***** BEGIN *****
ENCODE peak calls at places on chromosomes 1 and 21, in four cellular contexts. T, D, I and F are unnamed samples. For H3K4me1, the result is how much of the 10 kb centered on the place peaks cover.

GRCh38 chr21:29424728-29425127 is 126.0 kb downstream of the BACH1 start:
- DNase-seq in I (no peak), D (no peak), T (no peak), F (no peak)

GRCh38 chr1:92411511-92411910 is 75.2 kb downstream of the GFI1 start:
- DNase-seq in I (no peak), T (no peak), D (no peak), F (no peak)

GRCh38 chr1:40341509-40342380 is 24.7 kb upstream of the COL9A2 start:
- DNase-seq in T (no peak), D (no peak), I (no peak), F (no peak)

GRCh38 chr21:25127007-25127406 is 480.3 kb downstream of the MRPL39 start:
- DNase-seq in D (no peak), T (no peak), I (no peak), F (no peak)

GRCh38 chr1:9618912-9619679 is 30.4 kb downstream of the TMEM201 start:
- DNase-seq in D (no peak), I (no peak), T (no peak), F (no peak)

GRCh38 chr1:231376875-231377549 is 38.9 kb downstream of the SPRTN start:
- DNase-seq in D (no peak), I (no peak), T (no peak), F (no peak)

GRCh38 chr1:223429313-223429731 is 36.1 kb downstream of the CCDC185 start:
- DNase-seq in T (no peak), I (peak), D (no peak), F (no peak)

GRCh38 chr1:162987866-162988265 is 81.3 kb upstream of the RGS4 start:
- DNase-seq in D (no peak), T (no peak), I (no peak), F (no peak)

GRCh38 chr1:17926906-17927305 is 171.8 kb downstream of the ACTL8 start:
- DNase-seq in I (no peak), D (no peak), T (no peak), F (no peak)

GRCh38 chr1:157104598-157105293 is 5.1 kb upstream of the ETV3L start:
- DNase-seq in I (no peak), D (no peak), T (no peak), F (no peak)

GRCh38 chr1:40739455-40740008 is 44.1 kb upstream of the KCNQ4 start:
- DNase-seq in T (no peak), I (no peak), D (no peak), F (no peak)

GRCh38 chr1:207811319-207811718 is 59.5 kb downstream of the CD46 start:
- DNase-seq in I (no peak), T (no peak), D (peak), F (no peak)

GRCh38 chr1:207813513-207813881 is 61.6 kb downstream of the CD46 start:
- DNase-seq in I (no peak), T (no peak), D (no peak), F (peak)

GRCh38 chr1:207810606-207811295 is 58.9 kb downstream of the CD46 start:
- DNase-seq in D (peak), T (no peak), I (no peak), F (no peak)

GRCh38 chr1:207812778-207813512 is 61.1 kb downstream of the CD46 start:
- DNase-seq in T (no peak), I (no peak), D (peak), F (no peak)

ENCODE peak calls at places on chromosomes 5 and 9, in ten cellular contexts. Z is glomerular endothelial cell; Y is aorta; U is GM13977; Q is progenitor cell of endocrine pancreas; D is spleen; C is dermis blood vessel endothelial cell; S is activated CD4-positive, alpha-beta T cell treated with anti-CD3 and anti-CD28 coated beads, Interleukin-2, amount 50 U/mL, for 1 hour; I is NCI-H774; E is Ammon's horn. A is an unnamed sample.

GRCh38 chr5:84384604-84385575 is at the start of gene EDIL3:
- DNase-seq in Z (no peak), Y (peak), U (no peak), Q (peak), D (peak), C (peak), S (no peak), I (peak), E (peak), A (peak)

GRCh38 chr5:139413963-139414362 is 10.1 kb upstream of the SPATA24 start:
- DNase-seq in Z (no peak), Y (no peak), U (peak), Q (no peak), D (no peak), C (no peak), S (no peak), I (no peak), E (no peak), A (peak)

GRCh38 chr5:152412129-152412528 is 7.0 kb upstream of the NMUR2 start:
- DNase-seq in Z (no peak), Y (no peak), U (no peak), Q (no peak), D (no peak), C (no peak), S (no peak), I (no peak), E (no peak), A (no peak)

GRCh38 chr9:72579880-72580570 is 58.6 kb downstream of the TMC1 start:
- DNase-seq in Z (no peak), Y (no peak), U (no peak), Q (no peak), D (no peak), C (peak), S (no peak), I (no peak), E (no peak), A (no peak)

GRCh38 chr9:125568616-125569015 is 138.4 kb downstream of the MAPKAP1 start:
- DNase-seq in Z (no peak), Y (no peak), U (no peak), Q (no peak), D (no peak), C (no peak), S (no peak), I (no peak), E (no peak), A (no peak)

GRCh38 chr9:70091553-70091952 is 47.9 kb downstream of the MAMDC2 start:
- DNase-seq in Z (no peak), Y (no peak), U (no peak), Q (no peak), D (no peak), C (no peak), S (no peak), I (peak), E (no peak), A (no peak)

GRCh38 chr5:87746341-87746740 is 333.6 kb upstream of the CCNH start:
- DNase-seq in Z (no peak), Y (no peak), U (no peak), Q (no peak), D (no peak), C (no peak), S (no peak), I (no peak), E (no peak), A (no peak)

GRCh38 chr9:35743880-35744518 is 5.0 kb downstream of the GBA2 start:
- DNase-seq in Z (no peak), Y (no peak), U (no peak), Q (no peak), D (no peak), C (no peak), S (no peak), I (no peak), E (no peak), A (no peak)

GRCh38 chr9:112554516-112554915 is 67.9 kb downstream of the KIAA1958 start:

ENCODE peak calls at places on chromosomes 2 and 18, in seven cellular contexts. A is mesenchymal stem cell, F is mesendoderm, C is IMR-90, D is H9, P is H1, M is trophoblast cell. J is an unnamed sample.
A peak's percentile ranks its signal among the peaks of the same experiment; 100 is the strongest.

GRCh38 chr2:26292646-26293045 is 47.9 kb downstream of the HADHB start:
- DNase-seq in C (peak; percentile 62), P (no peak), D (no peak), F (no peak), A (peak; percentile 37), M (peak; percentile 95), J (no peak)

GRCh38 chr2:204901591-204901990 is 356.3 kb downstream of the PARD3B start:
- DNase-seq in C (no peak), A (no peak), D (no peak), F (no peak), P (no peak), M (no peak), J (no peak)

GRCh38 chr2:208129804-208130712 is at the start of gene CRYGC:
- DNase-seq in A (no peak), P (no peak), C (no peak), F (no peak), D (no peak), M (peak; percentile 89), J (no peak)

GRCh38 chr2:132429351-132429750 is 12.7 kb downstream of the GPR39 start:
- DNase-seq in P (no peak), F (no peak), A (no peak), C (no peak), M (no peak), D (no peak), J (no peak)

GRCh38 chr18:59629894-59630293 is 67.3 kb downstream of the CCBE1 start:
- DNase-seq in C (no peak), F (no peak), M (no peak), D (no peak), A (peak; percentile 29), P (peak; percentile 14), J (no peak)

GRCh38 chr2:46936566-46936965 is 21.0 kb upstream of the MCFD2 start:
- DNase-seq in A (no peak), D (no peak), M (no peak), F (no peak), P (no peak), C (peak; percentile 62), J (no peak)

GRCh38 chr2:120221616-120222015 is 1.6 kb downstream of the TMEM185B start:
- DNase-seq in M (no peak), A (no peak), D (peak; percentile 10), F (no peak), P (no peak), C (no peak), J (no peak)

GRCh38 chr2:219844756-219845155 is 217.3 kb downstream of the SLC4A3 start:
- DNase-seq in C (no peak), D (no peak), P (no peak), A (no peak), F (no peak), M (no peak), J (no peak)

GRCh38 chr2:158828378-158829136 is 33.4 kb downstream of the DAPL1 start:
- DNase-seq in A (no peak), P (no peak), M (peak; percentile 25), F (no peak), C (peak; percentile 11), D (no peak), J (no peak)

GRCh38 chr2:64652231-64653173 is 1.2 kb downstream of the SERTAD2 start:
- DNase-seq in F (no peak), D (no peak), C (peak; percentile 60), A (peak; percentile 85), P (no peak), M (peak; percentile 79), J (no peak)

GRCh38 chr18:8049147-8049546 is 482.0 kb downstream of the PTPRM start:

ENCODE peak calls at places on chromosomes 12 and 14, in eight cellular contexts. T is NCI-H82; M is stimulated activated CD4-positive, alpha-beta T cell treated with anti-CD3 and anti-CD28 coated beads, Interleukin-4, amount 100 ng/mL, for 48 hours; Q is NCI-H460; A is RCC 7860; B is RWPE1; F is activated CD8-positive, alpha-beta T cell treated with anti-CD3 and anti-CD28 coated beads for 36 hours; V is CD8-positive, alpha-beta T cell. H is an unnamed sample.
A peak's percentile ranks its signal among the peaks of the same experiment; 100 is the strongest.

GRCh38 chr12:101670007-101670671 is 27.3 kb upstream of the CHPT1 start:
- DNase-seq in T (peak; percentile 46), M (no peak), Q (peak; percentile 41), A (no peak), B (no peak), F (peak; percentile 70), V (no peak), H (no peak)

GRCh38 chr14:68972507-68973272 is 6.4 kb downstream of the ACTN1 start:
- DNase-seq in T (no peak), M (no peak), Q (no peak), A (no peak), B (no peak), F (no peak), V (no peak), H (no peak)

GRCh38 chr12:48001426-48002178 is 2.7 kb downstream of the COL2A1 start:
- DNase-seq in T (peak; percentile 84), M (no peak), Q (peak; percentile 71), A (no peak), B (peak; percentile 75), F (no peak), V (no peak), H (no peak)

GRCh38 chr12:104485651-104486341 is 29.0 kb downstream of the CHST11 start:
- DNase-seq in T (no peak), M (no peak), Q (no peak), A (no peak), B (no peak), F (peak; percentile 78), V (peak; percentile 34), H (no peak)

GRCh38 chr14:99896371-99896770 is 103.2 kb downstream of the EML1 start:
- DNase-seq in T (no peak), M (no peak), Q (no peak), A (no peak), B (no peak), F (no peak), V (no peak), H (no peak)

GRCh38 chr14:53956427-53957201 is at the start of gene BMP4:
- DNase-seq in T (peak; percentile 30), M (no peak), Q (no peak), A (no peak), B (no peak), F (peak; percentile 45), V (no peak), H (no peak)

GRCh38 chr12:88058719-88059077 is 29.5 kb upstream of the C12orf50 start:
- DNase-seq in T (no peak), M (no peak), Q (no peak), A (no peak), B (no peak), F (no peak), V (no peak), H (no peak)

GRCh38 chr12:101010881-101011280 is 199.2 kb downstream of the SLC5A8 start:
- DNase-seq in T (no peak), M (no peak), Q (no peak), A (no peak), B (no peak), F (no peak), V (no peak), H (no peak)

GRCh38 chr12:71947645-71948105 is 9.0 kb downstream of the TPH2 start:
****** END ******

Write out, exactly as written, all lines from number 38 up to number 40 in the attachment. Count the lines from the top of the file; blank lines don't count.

- DNase-seq in Z (no peak), Y (no peak), U (no peak), Q (no peak), D (no peak), C (no peak), S (no peak), I (no peak), E (no peak), A (no peak)

GRCh38 chr9:72579880-72580570 is 58.6 kb downstream of the TMC1 start:
- DNase-seq in Z (no peak), Y (no peak), U (no peak), Q (no peak), D (no peak), C (peak), S (no peak), I (no peak), E (no peak), A (no peak)